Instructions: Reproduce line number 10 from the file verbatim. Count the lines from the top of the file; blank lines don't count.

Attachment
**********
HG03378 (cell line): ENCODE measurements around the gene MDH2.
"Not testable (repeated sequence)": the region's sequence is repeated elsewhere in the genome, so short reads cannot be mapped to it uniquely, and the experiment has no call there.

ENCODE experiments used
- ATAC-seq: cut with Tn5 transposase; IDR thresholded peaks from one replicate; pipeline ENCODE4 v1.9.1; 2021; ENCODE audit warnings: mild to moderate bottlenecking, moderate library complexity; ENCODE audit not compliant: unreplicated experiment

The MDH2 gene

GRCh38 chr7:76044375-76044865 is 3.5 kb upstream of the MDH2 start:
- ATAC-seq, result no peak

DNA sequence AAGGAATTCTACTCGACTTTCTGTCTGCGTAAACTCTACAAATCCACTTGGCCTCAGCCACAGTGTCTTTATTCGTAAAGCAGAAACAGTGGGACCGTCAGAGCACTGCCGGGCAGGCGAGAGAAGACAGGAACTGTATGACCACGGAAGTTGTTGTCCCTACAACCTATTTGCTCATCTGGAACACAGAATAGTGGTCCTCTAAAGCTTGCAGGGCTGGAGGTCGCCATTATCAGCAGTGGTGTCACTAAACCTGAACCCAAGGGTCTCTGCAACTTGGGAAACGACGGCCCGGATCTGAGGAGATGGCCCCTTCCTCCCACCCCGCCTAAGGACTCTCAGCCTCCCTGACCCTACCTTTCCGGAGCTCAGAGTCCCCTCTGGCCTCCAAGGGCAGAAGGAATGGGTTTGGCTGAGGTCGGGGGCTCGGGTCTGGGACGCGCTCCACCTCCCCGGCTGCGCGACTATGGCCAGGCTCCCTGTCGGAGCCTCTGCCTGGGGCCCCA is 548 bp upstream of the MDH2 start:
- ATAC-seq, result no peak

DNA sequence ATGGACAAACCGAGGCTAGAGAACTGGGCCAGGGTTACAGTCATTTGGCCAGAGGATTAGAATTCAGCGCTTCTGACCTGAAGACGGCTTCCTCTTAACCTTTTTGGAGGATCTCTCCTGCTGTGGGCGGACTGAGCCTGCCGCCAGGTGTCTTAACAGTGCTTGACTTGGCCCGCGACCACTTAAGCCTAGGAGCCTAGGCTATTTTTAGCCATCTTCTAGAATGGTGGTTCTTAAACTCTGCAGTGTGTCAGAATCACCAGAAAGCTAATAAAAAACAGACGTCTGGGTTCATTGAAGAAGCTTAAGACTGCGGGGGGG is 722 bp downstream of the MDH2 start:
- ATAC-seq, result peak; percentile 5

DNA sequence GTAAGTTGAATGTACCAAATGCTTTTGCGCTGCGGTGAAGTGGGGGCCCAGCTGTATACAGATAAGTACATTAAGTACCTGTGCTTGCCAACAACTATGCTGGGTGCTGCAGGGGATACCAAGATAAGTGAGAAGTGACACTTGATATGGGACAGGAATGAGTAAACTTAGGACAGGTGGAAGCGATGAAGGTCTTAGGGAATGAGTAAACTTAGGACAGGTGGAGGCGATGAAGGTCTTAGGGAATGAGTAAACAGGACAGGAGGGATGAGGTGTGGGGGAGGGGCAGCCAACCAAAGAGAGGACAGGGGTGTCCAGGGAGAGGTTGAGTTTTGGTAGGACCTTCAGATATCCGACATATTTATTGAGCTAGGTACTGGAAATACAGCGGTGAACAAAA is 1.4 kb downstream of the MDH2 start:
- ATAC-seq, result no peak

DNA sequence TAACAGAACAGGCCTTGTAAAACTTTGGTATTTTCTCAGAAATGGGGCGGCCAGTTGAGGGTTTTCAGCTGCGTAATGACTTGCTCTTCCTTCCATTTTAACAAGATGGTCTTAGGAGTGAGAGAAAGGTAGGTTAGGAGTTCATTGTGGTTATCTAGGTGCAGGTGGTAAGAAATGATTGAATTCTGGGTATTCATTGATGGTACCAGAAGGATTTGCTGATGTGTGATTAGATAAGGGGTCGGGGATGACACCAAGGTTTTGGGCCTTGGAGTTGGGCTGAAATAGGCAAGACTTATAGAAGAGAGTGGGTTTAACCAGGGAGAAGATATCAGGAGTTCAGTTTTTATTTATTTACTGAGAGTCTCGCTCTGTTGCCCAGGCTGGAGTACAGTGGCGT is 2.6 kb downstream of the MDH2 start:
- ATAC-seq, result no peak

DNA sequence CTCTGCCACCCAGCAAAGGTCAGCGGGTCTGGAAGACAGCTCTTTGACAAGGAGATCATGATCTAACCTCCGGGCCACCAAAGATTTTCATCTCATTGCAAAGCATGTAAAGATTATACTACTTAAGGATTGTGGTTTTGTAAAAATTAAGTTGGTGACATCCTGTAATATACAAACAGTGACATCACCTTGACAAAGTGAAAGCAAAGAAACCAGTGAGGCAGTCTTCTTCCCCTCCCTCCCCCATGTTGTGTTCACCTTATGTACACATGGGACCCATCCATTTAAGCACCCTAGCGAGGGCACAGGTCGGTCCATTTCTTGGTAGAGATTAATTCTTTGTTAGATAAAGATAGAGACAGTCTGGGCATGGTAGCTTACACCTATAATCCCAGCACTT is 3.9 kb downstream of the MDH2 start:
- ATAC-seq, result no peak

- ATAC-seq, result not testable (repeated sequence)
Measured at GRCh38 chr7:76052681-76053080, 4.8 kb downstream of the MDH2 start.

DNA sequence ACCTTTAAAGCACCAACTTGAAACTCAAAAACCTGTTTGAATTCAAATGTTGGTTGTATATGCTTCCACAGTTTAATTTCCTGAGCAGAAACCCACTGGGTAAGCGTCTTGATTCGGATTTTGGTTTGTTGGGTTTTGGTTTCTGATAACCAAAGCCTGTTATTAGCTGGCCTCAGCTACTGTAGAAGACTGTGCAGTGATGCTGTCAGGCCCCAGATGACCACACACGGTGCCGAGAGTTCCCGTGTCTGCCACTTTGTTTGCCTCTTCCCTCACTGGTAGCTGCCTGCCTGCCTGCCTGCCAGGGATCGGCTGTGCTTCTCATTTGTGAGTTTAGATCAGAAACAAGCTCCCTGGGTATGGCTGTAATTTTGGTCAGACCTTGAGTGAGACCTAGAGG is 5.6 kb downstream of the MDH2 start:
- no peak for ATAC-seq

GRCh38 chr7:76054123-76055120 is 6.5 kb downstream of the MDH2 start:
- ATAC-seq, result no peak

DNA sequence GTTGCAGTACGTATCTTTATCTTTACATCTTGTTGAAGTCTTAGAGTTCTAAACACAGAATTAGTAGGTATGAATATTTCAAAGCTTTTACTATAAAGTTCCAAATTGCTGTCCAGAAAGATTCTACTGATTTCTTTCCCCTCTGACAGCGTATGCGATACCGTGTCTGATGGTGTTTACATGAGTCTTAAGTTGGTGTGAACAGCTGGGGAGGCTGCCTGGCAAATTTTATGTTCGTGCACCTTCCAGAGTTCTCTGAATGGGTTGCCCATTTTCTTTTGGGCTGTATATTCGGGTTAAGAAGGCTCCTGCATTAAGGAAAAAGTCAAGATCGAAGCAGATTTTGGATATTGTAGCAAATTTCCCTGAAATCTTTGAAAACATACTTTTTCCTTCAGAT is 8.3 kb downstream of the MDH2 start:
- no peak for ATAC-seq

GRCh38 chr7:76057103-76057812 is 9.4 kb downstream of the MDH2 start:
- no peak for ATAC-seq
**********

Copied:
DNA sequence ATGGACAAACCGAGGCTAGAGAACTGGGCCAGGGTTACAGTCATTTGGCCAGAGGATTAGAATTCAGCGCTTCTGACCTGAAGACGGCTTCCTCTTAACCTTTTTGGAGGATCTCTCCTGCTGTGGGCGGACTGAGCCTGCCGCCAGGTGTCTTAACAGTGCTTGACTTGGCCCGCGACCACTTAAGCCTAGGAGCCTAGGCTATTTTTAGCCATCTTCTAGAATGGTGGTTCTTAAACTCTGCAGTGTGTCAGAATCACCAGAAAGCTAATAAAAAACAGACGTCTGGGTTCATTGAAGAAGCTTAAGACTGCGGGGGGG is 722 bp downstream of the MDH2 start: